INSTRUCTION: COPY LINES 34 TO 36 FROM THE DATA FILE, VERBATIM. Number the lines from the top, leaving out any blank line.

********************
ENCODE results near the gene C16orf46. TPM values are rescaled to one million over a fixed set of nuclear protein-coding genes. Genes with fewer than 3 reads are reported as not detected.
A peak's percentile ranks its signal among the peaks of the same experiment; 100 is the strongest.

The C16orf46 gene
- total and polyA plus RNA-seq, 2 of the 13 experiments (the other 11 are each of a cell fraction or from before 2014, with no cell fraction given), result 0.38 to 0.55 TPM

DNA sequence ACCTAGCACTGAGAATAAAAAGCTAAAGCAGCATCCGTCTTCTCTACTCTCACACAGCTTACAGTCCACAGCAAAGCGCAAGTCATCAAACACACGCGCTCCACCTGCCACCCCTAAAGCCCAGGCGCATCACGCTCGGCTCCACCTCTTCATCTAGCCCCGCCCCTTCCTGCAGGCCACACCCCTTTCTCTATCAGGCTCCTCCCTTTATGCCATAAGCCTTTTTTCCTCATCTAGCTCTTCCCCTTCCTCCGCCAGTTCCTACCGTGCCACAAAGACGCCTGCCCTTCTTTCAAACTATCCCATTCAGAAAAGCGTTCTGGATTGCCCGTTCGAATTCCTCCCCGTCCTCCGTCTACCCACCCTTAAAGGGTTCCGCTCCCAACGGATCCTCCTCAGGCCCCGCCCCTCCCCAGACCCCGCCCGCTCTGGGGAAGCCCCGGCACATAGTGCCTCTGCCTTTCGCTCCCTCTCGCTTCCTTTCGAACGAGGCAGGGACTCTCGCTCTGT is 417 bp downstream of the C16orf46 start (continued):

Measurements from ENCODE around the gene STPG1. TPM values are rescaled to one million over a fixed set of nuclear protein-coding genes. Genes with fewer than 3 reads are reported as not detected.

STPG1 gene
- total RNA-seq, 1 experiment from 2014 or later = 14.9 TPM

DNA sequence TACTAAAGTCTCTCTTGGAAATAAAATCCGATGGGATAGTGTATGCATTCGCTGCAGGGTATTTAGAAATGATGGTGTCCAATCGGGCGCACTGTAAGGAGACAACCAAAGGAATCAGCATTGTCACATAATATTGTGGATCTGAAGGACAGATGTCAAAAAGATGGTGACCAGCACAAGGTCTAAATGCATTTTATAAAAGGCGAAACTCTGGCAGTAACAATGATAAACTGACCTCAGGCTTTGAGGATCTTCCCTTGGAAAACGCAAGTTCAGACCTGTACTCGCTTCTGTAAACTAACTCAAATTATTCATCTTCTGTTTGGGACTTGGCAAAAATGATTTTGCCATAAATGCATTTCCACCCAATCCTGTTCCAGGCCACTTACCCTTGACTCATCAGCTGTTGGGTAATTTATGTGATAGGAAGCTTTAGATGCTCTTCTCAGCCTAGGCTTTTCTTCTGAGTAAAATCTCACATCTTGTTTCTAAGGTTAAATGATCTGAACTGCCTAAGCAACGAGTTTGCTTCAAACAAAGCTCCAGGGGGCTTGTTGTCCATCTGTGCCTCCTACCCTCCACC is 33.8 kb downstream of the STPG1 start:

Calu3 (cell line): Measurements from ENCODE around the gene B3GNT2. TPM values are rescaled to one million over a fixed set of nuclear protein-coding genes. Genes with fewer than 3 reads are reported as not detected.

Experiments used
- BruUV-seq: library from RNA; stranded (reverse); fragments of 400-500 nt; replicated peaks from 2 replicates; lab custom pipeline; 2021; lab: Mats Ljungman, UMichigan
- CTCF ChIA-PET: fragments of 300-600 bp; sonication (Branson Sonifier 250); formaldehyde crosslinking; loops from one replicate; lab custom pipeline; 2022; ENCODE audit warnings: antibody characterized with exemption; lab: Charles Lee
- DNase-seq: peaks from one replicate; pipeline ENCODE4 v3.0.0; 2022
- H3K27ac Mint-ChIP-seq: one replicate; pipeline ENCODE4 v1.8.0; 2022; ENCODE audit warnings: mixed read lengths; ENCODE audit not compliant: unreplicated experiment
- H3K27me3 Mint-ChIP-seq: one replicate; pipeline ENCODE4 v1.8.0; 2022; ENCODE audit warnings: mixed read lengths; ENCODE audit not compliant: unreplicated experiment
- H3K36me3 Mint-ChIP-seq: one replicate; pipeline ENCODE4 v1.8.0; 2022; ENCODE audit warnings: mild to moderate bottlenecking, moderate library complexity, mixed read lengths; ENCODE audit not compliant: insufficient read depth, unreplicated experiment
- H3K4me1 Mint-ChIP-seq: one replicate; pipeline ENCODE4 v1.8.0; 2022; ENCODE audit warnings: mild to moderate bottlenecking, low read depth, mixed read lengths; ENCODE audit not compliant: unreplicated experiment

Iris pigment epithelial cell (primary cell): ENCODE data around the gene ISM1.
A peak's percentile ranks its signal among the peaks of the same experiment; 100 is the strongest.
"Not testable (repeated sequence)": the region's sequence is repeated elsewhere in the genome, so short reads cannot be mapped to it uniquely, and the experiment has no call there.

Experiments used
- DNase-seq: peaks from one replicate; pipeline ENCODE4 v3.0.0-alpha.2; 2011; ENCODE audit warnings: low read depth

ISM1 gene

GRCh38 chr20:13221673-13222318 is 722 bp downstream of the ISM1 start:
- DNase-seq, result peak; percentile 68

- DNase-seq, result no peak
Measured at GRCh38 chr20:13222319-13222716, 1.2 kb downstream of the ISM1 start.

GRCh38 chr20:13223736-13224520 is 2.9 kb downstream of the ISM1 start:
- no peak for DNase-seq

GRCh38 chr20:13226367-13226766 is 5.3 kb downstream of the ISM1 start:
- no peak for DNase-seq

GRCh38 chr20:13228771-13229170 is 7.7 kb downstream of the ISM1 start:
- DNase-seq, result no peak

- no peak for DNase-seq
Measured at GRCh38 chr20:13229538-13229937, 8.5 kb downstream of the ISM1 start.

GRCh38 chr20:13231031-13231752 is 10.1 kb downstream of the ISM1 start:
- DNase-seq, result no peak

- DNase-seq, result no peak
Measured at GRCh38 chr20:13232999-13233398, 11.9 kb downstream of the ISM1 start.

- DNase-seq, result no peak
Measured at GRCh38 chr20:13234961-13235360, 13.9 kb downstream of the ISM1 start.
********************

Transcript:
- DNase-seq, result no peak

- no peak for DNase-seq
Measured at GRCh38 chr20:13229538-13229937, 8.5 kb downstream of the ISM1 start.